Ezra Klein Writes – And Gets It Right

I’ve pointed out before some of the oddities that Ezra Klein produces. All the more surprising when he writes something that makes sense.

Last week on Bloomberg, Klein takes apart some of the  assumptions that are used to support the single payer movement within the United States. His main point is that the focus on the role of insurance companies is misplaced. The real problem is on the underlying cost of care: drugs, physician charges, and hospital costs.

Surprising, and well worth the read.




HHS and Contract Law

At its most basic, individual health insurance is a contract between the insurance company and the individual being insured. While the ObamaCare roll out has been a series of ‘administrative’ changes to the letter of the ACA legislation; the latest HHS ‘suggestions’ to insurance carriers threaten the very nature of the insurance contract itself.

Basically, HHS has suggested that:

  • insurers give enrollees additional time to pay their first month’s premium while still providing coverage effective January 1;
  • insurers treat out-of-network providers as in-network during the initial month of coverage; and
  • insurers refill prescriptions based on previous policies.

Avik Roy in his look at these suggestions thinks that insurers being asked to provide coverage without paid premium is a form of taking that sets a dangerous precedent, especially with the threat by HHS to not allow carriers to continue in the exchanges if they aren’t flexible. I find it is the other two that are the most bothersome.

Is There An HHS Estoppel Defense?

In health insurance law there is a history of insurance companies being forced to provide coverage for items that were not covered under the terms of the initial health insurance contract if the insurance company initially and repeatedly paid for the item. The insurance company was estopped from enforcing the contract because they had set an expectation in the mind of the insured that the item was covered and for the duration of the contract had to cover the item as if it was covered. Will a ‘suggestion’ from HHS be  a legal defense?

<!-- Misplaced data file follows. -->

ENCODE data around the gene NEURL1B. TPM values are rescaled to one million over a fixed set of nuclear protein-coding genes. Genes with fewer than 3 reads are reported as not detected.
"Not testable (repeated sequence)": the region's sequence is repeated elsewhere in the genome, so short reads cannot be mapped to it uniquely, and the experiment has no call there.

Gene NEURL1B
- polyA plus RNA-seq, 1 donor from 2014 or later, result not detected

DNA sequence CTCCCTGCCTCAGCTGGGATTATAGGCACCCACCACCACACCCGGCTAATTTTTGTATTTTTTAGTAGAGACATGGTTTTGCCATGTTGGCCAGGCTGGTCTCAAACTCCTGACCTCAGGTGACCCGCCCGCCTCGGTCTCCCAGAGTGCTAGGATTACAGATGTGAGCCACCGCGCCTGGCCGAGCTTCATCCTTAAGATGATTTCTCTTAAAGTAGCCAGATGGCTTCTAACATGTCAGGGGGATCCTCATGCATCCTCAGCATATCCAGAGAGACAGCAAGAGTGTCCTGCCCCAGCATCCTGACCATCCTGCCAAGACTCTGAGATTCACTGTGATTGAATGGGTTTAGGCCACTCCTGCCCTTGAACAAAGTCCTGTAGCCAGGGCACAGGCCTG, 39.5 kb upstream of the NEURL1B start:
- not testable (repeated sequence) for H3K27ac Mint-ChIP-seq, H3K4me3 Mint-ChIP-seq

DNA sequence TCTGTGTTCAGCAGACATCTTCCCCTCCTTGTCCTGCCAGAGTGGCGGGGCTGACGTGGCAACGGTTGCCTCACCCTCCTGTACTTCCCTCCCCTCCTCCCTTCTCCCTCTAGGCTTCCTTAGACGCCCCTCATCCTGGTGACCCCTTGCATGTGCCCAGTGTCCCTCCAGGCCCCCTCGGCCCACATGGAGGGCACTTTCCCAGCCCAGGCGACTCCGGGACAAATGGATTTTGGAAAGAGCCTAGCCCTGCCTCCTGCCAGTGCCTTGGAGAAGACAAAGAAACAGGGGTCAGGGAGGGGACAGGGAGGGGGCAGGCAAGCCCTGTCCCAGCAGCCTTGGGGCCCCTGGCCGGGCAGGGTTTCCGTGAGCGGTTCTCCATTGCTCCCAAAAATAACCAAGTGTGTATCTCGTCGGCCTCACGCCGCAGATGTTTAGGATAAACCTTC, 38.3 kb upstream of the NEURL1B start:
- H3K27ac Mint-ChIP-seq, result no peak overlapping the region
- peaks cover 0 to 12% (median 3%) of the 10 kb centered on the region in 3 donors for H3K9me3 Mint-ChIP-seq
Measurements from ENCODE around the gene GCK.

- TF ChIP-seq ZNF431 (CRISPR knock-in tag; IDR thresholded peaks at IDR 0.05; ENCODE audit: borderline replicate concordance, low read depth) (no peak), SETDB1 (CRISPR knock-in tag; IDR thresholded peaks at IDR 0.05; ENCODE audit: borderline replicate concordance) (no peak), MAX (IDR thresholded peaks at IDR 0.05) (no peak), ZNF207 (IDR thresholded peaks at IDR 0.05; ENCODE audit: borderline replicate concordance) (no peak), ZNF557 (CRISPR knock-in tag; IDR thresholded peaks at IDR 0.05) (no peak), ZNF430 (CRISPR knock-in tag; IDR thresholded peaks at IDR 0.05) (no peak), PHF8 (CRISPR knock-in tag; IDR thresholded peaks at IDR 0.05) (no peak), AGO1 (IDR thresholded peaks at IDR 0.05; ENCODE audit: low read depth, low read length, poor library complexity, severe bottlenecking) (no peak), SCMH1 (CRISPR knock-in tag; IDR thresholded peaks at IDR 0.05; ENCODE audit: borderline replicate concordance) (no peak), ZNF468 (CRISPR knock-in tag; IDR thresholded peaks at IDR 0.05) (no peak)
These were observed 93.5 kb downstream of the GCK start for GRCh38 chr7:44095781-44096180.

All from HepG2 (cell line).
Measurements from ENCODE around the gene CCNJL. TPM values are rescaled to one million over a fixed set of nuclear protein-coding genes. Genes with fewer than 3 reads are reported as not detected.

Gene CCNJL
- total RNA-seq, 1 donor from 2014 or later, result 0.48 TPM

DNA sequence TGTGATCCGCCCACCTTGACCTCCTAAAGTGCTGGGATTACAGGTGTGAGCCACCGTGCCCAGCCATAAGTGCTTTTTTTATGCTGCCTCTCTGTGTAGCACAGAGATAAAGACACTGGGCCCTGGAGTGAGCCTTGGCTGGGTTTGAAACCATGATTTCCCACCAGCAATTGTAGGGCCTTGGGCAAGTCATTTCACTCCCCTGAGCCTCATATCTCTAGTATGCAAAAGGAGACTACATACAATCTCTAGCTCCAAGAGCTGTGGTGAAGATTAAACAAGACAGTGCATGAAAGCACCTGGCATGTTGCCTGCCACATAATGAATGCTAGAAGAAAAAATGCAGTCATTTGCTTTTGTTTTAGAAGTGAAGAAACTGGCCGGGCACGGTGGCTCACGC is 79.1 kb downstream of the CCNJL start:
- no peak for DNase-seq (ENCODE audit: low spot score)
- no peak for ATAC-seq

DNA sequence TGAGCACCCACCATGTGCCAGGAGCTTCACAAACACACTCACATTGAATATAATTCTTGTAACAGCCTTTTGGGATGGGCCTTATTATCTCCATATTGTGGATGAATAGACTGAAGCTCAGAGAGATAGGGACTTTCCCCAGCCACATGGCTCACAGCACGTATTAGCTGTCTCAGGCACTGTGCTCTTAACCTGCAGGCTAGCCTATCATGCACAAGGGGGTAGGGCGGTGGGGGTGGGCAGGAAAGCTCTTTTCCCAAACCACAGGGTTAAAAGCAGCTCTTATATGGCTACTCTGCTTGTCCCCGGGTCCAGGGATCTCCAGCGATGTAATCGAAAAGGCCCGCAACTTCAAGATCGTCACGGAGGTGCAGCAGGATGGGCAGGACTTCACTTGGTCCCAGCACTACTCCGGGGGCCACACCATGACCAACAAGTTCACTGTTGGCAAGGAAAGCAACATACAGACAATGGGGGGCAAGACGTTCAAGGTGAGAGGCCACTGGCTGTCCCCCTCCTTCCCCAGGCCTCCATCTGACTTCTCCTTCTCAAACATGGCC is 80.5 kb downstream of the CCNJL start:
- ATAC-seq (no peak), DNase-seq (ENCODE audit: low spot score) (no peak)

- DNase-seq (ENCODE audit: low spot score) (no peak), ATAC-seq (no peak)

In addition, there is just the basic administrative nightmare, how will an insurance company know what the previous carrier network and prescription coverage was? Once again HHS shows it firm grasp on how health insurance works.

Will State Exchanges Go Bankrupt?

For those states that are running their own health insurance exchanges there is another problem to consider other than site performance. The exchanges were established though federal government grants with the understanding that they would be self sustaining by 2016. Most have established a user fee based on sold policies (e.g $3.50 per policy). While some of the state exchanges have been more successful than the federal exchange, most are not meeting their enrollment projections leading to a shortfall in fee revenue.

A recent article in the Denver Post by Michael Booth (h/t Reason.com) illustrates the problem. If enrollment does not increase to meet budgetary projections what will be the strategy for the exchanges? There seem to be three possible scenarios: